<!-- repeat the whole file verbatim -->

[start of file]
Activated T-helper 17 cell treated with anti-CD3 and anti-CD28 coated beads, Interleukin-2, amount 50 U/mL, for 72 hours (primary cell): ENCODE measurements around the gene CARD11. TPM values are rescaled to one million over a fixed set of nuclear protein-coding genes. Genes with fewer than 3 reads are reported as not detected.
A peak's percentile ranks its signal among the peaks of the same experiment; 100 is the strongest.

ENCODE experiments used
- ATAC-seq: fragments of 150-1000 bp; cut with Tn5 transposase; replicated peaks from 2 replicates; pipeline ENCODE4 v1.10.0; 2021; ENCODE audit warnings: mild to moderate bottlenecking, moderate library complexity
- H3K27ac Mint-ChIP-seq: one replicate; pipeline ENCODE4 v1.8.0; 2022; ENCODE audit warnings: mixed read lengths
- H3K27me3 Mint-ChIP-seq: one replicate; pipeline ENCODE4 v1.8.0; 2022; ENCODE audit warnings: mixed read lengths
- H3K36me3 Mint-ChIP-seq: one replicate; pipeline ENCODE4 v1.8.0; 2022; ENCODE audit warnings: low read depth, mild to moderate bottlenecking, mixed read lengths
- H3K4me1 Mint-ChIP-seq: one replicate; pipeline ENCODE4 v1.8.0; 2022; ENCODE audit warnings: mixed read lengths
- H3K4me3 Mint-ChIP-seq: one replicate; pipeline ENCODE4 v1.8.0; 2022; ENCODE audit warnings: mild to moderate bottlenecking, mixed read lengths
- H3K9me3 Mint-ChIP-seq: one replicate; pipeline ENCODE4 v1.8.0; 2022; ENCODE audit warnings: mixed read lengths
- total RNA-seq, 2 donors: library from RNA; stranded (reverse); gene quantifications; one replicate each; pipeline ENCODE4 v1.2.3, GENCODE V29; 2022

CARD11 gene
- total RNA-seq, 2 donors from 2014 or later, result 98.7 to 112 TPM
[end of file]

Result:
Activated T-helper 17 cell treated with anti-CD3 and anti-CD28 coated beads, Interleukin-2, amount 50 U/mL, for 72 hours (primary cell): ENCODE measurements around the gene CARD11. TPM values are rescaled to one million over a fixed set of nuclear protein-coding genes. Genes with fewer than 3 reads are reported as not detected.
A peak's percentile ranks its signal among the peaks of the same experiment; 100 is the strongest.

ENCODE experiments used
- ATAC-seq: fragments of 150-1000 bp; cut with Tn5 transposase; replicated peaks from 2 replicates; pipeline ENCODE4 v1.10.0; 2021; ENCODE audit warnings: mild to moderate bottlenecking, moderate library complexity
- H3K27ac Mint-ChIP-seq: one replicate; pipeline ENCODE4 v1.8.0; 2022; ENCODE audit warnings: mixed read lengths
- H3K27me3 Mint-ChIP-seq: one replicate; pipeline ENCODE4 v1.8.0; 2022; ENCODE audit warnings: mixed read lengths
- H3K36me3 Mint-ChIP-seq: one replicate; pipeline ENCODE4 v1.8.0; 2022; ENCODE audit warnings: low read depth, mild to moderate bottlenecking, mixed read lengths
- H3K4me1 Mint-ChIP-seq: one replicate; pipeline ENCODE4 v1.8.0; 2022; ENCODE audit warnings: mixed read lengths
- H3K4me3 Mint-ChIP-seq: one replicate; pipeline ENCODE4 v1.8.0; 2022; ENCODE audit warnings: mild to moderate bottlenecking, mixed read lengths
- H3K9me3 Mint-ChIP-seq: one replicate; pipeline ENCODE4 v1.8.0; 2022; ENCODE audit warnings: mixed read lengths
- total RNA-seq, 2 donors: library from RNA; stranded (reverse); gene quantifications; one replicate each; pipeline ENCODE4 v1.2.3, GENCODE V29; 2022

CARD11 gene
- total RNA-seq, 2 donors from 2014 or later, result 98.7 to 112 TPM